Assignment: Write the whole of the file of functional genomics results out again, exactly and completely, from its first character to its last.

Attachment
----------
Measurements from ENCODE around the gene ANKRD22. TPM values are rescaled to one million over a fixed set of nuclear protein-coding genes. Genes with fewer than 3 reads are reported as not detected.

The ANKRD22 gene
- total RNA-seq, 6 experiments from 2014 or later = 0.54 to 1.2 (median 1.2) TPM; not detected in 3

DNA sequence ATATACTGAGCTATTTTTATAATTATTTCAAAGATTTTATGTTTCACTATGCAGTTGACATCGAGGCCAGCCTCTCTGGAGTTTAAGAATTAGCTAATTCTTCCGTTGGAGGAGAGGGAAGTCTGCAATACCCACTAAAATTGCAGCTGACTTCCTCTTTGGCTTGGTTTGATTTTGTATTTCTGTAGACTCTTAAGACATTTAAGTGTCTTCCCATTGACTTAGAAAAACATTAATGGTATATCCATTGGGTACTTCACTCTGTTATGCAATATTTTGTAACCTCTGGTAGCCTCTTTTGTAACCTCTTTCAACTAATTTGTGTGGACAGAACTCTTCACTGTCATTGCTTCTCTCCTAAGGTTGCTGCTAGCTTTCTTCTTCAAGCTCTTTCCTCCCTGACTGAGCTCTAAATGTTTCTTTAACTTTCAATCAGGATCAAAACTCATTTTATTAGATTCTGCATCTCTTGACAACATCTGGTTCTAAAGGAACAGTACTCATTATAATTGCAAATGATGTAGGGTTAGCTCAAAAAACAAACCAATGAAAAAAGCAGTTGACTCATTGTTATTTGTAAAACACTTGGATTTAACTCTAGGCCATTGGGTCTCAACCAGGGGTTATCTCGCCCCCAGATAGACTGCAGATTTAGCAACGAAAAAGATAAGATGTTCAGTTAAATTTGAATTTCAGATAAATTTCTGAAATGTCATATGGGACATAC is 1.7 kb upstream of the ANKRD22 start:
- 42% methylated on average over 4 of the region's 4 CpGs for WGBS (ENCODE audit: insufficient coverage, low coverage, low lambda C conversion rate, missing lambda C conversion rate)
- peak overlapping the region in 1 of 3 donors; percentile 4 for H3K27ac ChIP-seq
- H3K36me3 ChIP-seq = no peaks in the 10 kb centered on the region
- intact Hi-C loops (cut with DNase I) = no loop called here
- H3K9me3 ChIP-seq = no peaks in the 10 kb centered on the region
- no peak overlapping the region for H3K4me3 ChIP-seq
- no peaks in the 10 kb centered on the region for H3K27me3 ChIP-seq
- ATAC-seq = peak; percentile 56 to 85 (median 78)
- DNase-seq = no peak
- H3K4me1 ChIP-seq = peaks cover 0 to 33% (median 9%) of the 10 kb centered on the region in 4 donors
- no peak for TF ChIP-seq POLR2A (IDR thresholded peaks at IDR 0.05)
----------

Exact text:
Measurements from ENCODE around the gene ANKRD22. TPM values are rescaled to one million over a fixed set of nuclear protein-coding genes. Genes with fewer than 3 reads are reported as not detected.

The ANKRD22 gene
- total RNA-seq, 6 experiments from 2014 or later = 0.54 to 1.2 (median 1.2) TPM; not detected in 3

DNA sequence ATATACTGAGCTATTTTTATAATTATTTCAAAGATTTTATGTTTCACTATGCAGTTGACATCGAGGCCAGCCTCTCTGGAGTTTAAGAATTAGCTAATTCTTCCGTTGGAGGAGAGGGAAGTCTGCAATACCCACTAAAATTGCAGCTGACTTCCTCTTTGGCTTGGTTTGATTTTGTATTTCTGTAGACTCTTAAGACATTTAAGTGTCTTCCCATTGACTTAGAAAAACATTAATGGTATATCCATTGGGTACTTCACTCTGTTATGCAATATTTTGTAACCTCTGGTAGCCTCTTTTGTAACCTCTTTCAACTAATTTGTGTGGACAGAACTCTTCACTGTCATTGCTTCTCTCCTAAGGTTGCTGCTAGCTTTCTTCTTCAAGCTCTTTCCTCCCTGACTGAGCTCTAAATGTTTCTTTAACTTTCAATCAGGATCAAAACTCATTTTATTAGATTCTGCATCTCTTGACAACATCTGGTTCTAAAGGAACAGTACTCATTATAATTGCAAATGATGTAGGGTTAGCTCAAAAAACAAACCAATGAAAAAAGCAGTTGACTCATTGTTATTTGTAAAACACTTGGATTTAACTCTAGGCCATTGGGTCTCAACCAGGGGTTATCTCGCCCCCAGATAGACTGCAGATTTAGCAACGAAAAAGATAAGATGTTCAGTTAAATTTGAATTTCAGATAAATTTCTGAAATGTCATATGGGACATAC is 1.7 kb upstream of the ANKRD22 start:
- 42% methylated on average over 4 of the region's 4 CpGs for WGBS (ENCODE audit: insufficient coverage, low coverage, low lambda C conversion rate, missing lambda C conversion rate)
- peak overlapping the region in 1 of 3 donors; percentile 4 for H3K27ac ChIP-seq
- H3K36me3 ChIP-seq = no peaks in the 10 kb centered on the region
- intact Hi-C loops (cut with DNase I) = no loop called here
- H3K9me3 ChIP-seq = no peaks in the 10 kb centered on the region
- no peak overlapping the region for H3K4me3 ChIP-seq
- no peaks in the 10 kb centered on the region for H3K27me3 ChIP-seq
- ATAC-seq = peak; percentile 56 to 85 (median 78)
- DNase-seq = no peak
- H3K4me1 ChIP-seq = peaks cover 0 to 33% (median 9%) of the 10 kb centered on the region in 4 donors
- no peak for TF ChIP-seq POLR2A (IDR thresholded peaks at IDR 0.05)